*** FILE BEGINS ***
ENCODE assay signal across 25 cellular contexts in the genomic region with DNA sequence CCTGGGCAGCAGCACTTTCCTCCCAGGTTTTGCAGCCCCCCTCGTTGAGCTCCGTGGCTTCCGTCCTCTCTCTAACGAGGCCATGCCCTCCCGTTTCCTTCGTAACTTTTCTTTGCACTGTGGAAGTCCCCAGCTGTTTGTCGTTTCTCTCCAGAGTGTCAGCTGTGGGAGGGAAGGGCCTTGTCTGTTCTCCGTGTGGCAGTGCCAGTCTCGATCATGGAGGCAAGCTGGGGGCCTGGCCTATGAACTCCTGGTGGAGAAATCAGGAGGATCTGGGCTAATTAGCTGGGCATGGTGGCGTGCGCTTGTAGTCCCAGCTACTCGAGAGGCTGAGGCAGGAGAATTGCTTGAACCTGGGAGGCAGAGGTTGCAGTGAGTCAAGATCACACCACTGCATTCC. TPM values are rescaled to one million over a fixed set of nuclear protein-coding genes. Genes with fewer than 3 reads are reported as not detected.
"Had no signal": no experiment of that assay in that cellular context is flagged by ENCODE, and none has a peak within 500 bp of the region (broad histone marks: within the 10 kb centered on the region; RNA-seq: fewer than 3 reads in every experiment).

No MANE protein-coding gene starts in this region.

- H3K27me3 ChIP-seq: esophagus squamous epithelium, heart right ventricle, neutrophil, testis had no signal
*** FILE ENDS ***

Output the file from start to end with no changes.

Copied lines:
ENCODE assay signal across 25 cellular contexts in the genomic region with DNA sequence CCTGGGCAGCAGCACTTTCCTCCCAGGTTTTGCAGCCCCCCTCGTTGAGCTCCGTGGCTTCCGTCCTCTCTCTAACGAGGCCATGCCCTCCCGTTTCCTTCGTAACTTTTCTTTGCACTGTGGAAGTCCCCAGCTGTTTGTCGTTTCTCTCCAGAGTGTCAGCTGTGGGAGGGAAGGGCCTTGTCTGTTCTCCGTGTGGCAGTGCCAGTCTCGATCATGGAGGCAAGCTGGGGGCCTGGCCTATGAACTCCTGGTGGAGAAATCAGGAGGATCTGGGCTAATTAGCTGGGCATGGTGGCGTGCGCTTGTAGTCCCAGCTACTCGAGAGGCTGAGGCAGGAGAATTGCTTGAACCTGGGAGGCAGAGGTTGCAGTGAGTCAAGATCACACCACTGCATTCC. TPM values are rescaled to one million over a fixed set of nuclear protein-coding genes. Genes with fewer than 3 reads are reported as not detected.
"Had no signal": no experiment of that assay in that cellular context is flagged by ENCODE, and none has a peak within 500 bp of the region (broad histone marks: within the 10 kb centered on the region; RNA-seq: fewer than 3 reads in every experiment).

No MANE protein-coding gene starts in this region.

- H3K27me3 ChIP-seq: esophagus squamous epithelium, heart right ventricle, neutrophil, testis had no signal